Maharaj Ghulam Hussain Kathak

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Maharaj Ghulam Hussain
Born 1905
Calcutta, India
Died 2001
Lahore, Pakistan
Occupation Dancer, Teacher
Dances Kathak

Maharaj Ghulam Hussain Kathak (1905 – 2001) was a classical dancer and teacher for the art. He held the distinction of singularly sustaining the tradition of classical dance in Pakistan and producing students like Nahid Siddiqui, Fasih Ur Rehman, Nighat Chaodhry, Amy Minwala and Panna among many others.

Early life[edit]

Ghulam Hussain was born in Calcutta. Basically he was a Hindu later converted - his early name of Maina].[1][2] Ghulam Hussain came to Pakistan in the 1960s. After staying in Karachi. He came to Lahore in 1971. He never performed in Pakistan. He was a disciple of Acchan Maharaj, the father of Birju Maharaj in India, who was a very well known performer. In a musical conference in Banaras in 1938, he was betstowed with the title "Maharaj Kathak" by his gurus, in the presence of eminent singers and dancers.

Migration to Pakistan[edit]

Maharaj Ghulam Hussain Kathak migrated to Karachi after the partition and lived there before moving to Lahore in his later years. He has been a major exponent in the arts and teaching of classical kathak dance in Pakistan, for over four decades.[3] Maharaj also appeared in 1995 Pakistani musical film Sargam directed by Syed Noor starring the singer Adnan Sami and his ex-wife Zeba Bakhtiar. This was followed by another appearance of Maharaj in a Pakistan Television play series.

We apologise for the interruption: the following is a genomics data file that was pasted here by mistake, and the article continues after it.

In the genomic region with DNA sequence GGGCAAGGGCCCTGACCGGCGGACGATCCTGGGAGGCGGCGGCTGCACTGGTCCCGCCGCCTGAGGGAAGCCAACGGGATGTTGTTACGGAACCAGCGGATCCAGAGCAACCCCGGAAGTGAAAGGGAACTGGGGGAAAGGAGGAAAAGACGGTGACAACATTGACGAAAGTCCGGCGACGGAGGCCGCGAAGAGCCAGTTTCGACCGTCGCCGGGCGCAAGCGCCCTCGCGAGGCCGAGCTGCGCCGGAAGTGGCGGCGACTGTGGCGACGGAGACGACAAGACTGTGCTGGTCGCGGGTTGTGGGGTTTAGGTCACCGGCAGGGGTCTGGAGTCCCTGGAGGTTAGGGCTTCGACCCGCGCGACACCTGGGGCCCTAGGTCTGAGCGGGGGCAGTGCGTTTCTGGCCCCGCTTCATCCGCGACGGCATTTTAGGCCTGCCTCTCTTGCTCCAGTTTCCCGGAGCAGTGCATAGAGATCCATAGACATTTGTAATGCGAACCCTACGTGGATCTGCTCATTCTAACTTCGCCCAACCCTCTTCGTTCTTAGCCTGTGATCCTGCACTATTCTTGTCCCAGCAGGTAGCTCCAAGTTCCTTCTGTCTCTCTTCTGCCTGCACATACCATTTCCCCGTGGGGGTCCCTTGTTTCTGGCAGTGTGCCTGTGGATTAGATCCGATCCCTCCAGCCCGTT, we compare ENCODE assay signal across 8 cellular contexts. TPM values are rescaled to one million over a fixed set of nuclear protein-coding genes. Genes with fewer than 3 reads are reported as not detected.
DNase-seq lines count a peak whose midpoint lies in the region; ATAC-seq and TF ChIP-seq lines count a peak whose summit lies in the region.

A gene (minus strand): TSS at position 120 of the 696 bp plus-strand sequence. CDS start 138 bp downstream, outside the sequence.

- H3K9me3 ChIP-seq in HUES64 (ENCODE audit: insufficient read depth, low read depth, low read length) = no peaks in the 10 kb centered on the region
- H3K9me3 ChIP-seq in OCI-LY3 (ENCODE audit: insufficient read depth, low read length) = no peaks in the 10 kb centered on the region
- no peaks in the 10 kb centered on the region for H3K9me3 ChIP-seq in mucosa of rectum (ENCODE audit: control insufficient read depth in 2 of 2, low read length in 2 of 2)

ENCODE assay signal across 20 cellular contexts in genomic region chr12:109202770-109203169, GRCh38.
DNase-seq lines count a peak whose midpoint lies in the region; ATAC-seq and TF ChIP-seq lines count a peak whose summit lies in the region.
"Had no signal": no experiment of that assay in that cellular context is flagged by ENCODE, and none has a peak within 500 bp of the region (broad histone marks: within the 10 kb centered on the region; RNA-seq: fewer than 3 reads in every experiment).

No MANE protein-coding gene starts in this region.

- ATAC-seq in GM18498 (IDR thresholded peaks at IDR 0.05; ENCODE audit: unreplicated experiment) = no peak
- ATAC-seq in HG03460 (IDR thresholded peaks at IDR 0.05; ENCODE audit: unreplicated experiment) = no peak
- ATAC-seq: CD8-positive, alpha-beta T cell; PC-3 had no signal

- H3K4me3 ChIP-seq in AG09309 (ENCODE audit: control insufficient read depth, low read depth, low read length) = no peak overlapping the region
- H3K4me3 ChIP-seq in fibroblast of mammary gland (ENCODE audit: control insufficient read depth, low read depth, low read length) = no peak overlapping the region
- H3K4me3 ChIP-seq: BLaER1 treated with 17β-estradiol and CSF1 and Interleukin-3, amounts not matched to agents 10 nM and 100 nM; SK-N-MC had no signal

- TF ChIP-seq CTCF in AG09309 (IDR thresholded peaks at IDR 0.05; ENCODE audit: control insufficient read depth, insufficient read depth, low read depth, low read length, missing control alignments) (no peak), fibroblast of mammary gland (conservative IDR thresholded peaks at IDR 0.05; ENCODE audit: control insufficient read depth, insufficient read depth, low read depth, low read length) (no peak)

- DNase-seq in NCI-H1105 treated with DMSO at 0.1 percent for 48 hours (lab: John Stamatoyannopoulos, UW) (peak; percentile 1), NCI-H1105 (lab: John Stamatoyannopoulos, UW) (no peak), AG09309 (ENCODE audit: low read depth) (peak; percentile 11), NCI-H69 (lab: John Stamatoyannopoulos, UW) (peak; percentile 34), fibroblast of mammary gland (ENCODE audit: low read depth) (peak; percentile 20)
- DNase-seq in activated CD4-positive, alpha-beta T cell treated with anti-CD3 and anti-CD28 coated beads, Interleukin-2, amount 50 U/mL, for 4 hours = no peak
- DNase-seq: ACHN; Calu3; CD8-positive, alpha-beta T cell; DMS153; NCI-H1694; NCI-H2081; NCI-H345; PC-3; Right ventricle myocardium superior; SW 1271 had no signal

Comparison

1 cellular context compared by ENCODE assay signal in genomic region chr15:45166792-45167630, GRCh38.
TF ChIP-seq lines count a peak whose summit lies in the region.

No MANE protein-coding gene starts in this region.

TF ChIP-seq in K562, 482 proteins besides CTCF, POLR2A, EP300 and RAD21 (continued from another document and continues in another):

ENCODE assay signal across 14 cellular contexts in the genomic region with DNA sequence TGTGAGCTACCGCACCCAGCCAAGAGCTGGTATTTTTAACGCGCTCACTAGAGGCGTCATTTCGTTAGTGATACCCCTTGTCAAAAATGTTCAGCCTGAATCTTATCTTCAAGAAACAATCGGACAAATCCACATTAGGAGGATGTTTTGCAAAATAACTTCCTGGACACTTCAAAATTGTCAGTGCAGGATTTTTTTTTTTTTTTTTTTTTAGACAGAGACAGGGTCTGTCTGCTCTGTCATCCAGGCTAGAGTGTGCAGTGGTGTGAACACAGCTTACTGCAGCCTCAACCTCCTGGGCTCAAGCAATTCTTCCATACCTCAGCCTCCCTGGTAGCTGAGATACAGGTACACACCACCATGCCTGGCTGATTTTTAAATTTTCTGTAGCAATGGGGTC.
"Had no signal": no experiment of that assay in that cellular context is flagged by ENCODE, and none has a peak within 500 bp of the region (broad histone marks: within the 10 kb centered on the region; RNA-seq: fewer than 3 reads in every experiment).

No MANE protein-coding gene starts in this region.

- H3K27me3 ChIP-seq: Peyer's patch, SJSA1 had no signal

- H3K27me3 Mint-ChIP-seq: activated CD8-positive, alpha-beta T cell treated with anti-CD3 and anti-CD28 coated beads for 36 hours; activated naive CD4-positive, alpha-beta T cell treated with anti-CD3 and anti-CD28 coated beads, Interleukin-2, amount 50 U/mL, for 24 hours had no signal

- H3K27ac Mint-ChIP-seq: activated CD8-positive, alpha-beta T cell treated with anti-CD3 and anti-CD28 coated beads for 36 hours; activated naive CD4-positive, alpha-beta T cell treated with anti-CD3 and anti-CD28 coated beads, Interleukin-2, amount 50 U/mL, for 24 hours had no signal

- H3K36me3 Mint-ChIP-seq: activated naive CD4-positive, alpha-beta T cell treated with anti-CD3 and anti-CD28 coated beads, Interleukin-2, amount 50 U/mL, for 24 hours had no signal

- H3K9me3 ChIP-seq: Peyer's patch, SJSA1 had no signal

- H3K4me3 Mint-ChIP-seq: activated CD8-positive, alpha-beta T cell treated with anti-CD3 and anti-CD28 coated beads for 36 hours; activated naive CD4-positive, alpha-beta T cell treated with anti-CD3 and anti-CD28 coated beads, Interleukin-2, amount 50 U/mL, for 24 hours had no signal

Legacy[edit]

Maharaj Ghulam Hussain Kathak was the guru of Pakistani classical dancer Nahid Siddiqui, Nighat Chaodhry.[4][5][6] Fasih Ur Rehman, a discipline of Ghulam Hussain, has been carrying on the legacy of the great Kathak maestro through sheer hard work, self-discipline and dedication for the last 25 years.[7][8]

References[edit]

  1. ^ [1][dead link]
  2. ^ The Encyclopedia of Pakistan, editors Hafeez Malik, Yuri V. Gankovsky, Oxford University Press, 2006, ISBN 978-0195977356
  3. ^ Rainbow of music and dance: national performing arts group, Ayesha Taslim, Pakistan National Council of the Arts
  4. ^ Reginald Massey (1999-01-01). India's Kathak Dance, Past Present, Future. Books.google.com. p. 126. ISBN 978-8170173748. Retrieved 2016-12-24. 
  5. ^ Old Roads, New Highways : Fifty Years of Pakistan, Victoria Schofield, Oxford University Press, 1997, ISBN 978-0195778458
  6. ^ British Alternative Theatre Directory 1988, David McGillivray, Robert Conway, Conway McGillivray, 1988, ASIN B00PAC01MA
  7. ^ [2][dead link]
  8. ^ "Latest Interview with Fasih-Ur-Rehman, Celebrity Online". Mag4you.com. Retrieved 2016-12-24.